Story ideas are like dogs nipping at your heels…
In February I was flying to Geneva from San Francisco to teach a workshop at the Geneva Writers’ Conference. I couldn’t believe my good fortune, sitting in an aisle seat in the center row of a Boeing 777, with three vacant seats between me and the nearest passenger in the other aisle seat. The flight to Frankfurt, all eleven hours of it, was going to be a pleasure. Just two weeks earlier I’d made the arduous trip from Melbourne, Australia to San Francisco via Auckland, New Zealand and L.A. with my wife and two daughters (four years old, and 18 months). Anyone who has traveled with children knows how taxing flights of this duration can be. But today I was alone, with no one to care for, nothing to do but whatever was my whim. I could read any of the dozen books I had with me, eat my meals in peace, enjoy a glass of wine, or a martini, without guilt; I could sleep without worrying that someone needed a book read to them, help drawing a picture, or a diaper changed. In short, I was free to pass the time in peace, getting a rare stretch of time to read, write, reflect, or vegetate.
I glanced at the man sitting four seats away and we shared knowing looks. We made an unspoken agreement about territory. The seat next to me was mine, the one next to him was his, and the middle seat we would share as we both began to spread out our belongings. We each removed our shoes and placed them in our respective territories beneath the seat in front of the middle seat, then sat back and got comfortable.
A moment later I thought I saw movement out the corner of my eye down by my shoes, but when I looked there was nothing. Another moment passed and again I thought I saw something, but no. I opened a book and began to read and again it happened. I began to think I was hallucinating. But the fourth time I noticed movement I looked and sure enough, something was there: a furry snout poked out from beneath the seat and then withdrew. What on earth was that? I leaned over to get a better look and the snout reappeared, this time followed by eyes, ears, and the full head of a dog. A dog! Beneath the seat! On the airplane!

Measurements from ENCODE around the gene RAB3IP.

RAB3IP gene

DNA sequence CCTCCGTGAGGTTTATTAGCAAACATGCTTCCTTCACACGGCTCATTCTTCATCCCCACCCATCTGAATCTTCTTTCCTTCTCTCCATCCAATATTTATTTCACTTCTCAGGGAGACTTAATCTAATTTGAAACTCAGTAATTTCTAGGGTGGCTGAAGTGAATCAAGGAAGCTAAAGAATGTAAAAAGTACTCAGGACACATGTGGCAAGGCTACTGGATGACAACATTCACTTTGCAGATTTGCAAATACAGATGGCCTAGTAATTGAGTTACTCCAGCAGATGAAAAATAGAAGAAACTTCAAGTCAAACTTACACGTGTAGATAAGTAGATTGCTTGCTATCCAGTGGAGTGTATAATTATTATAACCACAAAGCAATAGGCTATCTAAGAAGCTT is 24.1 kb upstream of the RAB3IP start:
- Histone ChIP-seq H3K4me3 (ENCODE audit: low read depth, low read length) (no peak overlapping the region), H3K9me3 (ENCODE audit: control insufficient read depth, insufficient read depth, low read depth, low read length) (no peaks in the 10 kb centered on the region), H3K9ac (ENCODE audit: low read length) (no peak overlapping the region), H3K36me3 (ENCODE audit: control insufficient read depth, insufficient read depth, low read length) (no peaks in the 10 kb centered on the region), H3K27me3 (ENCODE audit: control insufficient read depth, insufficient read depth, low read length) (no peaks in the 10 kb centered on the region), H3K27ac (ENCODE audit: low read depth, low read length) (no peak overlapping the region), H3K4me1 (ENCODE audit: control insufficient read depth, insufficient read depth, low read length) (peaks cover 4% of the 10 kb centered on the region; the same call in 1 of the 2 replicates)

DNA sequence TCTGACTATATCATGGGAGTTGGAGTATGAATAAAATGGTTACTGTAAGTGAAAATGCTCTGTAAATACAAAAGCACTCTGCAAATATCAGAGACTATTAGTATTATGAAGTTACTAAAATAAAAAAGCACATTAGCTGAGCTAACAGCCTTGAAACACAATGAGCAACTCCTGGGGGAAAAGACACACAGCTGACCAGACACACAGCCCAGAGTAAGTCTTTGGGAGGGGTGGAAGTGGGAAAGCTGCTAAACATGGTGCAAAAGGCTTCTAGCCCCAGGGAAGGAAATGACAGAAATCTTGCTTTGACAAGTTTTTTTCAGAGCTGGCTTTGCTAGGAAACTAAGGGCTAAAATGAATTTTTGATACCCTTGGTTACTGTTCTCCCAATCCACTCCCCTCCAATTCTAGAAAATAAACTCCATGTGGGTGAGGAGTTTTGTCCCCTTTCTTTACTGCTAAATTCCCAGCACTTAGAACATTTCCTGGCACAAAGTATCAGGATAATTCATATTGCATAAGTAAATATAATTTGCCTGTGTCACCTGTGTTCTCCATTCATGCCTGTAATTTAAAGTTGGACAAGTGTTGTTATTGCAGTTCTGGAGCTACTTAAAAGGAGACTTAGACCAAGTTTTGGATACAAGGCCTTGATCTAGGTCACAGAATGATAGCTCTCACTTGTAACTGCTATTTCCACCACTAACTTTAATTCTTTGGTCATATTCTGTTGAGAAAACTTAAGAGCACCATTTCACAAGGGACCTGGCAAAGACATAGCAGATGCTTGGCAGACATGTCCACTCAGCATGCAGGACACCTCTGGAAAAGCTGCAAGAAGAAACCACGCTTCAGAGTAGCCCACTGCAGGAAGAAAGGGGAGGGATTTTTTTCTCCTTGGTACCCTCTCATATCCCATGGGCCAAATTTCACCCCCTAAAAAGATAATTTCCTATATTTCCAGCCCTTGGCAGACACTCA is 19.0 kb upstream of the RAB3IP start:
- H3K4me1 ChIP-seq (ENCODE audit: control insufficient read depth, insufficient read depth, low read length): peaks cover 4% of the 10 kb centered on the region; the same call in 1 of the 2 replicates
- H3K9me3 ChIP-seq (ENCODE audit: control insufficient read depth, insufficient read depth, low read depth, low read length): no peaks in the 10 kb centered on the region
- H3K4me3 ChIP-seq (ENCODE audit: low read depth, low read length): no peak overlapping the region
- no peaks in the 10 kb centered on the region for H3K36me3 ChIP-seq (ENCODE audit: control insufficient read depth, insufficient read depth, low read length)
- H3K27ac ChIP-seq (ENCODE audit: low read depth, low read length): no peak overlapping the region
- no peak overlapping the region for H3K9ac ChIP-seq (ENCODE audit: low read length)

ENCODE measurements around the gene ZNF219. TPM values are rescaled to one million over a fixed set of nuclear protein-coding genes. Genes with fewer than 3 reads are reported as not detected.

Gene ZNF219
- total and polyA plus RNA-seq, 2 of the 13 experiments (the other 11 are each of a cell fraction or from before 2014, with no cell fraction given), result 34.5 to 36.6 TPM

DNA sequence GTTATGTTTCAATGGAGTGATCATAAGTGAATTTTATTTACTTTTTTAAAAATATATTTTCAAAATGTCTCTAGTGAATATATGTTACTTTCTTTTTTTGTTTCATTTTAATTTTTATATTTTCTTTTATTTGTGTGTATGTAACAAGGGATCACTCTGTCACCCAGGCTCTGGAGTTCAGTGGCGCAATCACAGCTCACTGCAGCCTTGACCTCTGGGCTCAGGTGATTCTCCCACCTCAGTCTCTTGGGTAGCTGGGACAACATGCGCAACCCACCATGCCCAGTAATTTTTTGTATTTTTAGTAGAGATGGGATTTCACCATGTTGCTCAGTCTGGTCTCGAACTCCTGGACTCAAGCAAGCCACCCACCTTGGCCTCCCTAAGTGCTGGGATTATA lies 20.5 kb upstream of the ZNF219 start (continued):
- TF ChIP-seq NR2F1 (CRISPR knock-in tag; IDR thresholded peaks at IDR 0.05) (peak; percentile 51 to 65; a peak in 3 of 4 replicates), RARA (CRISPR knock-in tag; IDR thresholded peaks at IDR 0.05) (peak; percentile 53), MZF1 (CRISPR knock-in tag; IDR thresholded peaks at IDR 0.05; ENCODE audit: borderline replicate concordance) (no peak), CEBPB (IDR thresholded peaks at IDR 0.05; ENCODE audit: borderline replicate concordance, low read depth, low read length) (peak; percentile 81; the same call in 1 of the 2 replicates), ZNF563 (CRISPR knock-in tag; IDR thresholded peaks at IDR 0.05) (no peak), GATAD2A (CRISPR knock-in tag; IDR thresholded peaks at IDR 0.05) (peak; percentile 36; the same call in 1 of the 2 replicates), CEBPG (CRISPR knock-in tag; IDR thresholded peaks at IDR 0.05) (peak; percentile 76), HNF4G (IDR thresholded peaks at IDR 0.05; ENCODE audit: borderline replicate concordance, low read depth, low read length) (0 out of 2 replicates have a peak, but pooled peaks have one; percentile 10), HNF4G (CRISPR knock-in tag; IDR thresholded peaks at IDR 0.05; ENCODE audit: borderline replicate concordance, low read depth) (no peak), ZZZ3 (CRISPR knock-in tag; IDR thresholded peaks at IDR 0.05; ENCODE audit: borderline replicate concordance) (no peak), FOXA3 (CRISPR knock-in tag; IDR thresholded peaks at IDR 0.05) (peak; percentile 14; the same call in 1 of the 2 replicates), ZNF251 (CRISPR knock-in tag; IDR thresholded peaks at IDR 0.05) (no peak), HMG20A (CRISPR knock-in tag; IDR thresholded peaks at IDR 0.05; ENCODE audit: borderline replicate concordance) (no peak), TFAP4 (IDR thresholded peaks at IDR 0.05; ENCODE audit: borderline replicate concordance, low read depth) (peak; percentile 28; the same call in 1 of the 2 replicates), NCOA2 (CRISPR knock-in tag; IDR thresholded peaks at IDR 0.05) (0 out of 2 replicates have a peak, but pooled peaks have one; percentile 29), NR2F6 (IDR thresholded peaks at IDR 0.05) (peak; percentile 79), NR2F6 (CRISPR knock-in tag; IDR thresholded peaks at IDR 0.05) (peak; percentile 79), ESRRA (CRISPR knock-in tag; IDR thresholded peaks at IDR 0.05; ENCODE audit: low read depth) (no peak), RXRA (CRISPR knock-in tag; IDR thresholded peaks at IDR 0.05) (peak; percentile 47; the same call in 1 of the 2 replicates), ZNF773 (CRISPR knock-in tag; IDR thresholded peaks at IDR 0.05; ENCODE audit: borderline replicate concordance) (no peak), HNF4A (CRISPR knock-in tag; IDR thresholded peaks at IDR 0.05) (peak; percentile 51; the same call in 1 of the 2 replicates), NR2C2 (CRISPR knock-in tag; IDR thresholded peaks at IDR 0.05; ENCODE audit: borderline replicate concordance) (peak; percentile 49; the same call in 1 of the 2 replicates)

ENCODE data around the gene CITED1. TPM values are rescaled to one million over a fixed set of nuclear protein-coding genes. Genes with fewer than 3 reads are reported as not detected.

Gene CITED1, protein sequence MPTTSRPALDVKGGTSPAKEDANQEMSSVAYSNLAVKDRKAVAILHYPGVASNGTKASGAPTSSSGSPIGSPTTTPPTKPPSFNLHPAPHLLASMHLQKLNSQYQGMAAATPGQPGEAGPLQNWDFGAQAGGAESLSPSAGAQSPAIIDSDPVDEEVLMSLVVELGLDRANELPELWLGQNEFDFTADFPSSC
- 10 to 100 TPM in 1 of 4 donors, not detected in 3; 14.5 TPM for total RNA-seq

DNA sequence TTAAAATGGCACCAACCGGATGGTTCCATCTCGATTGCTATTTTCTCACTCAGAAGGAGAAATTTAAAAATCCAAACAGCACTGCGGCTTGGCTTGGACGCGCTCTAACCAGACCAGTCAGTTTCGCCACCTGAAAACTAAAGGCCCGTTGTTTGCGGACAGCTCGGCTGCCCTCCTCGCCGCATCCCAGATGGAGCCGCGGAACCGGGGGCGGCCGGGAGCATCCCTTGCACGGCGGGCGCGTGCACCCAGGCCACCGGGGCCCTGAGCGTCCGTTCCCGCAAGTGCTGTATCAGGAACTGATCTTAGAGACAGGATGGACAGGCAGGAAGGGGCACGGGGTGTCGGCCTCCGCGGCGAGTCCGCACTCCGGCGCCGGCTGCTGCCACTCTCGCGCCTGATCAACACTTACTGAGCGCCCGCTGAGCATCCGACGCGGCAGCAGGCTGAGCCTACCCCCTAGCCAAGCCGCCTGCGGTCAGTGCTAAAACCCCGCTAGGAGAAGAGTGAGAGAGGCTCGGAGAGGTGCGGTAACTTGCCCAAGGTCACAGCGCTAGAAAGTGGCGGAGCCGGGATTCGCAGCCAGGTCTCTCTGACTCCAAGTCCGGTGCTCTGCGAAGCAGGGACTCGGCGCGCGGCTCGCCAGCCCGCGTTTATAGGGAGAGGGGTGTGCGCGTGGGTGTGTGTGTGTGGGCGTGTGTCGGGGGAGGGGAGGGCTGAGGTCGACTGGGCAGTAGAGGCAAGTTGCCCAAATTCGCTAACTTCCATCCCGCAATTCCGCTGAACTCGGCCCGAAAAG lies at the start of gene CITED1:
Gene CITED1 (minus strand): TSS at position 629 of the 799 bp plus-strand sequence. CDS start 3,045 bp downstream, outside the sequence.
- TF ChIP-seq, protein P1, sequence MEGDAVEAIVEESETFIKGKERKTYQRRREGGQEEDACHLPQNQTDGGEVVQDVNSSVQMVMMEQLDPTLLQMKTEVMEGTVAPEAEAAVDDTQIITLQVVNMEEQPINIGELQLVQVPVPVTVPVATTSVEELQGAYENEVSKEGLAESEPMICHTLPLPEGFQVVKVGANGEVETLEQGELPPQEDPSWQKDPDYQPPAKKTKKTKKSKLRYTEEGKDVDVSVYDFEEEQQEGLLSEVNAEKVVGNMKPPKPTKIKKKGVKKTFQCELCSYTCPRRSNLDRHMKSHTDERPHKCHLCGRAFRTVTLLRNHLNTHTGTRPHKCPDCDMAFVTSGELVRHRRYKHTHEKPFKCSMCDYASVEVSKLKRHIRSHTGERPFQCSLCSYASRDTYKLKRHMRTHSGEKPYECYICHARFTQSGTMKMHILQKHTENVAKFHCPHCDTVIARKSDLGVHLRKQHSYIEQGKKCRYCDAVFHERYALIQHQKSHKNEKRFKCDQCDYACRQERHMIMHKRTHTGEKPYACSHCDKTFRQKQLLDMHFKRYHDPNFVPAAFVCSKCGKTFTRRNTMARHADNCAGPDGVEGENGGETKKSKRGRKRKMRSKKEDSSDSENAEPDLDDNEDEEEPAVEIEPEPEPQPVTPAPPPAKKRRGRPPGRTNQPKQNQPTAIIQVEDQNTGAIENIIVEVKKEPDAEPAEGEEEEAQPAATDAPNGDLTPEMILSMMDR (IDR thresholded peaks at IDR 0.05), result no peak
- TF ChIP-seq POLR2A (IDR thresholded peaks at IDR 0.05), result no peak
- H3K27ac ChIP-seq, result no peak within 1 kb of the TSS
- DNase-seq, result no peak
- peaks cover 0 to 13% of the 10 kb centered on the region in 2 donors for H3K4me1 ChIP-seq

Had I been sitting in a café this wouldn’t even have registered, but on an airplane? I was so startled I wondered if in fact I really was hallucinating. But when the dog reached out its paws and clawed its way over my shoes, into my row, my territory, I knew it was real. I leaned forward and tapped the shoulder of the only person sitting in the row ahead, a young woman.
“Excuse me, but it seems there’s a dog back here. Is it yours?”
A friendly face turned toward me. “What? Oh!” Comprehension. She looked beneath her seat and began tugging on the leash, and with some effort succeeded in dragging the dog back to her row.
“I was wondering what was so interesting to him under there,” she said, smiling innocently. “You know, I don’t really like to buy men’s shoes, I prefer to buy women’s shoes. I’d hate to see him make a chew toy out of one of those. Would you mind moving your shoes?”
Her request was more startling than the appearance of that snout beneath the seat. She was sitting alone in a row of five seats, with five seats in front of her beneath any of which she could stow her dog for the next eleven hours. And she was asking if I would move my shoes. I was silent for the briefest of moments while turning over in my mind the best response. There were so many, one of which was “You must be joking. Move your dog!” But finally, I said, “Sure. OK.”
I moved them under the seat next to me, then sat back and marveled at this odd turn of events. And suddenly a whole landscape of story possibilities arose before me. This incident would be the perfect lead for an article about airline pet policy, and all I had to do for great detail was observe where and how the woman “walked her dog” during the flight. Or it would be a great lead for an essay on cultural differences, on European sensibilities and American approaches to the simplest things. Or an opening to a series of odd encounters in my travels throughout the world. Or the springboard to recounting a misadventure that this incident triggered in my mind. Or even, at its simplest, the beginning of an examination of my response to this unlikely request, and what my reactions told me about myself, my state of mind, my openness on the road, my ability to engage serendipity or flow with the currents that travel sends my way.
I haven’t decided yet. For now, it’s a lead that could go in many directions, an anecdote to tell my friends, full of possibilities only because a dog began to nip at my heels.
About Larry’s Corner:
Larry Habegger, executive editor of Travelers’ Tales, has been writing about travel since 1980. He has visited almost fifty countries and six of the seven continents, traveling from the frozen Arctic to equatorial rain forest, the high Himalayas to the Dead Sea. In the early 1980s he co-authored mystery serials for the San Francisco Examiner with James O’Reilly, and since 1985 their syndicated newspaper column, “World Travel Watch,” has appeared in newspapers in five countries, and can also be found on WorldTravelWatch.com and on TravelersTales.com. As series editors of Travelers’ Tales, they have worked on some eighty titles, winning many awards for excellence. Habegger regularly teaches the craft of travel writing at workshops and writers conferences, and he lives with his family in San Francisco. Click here to learn more about Larry Habegger.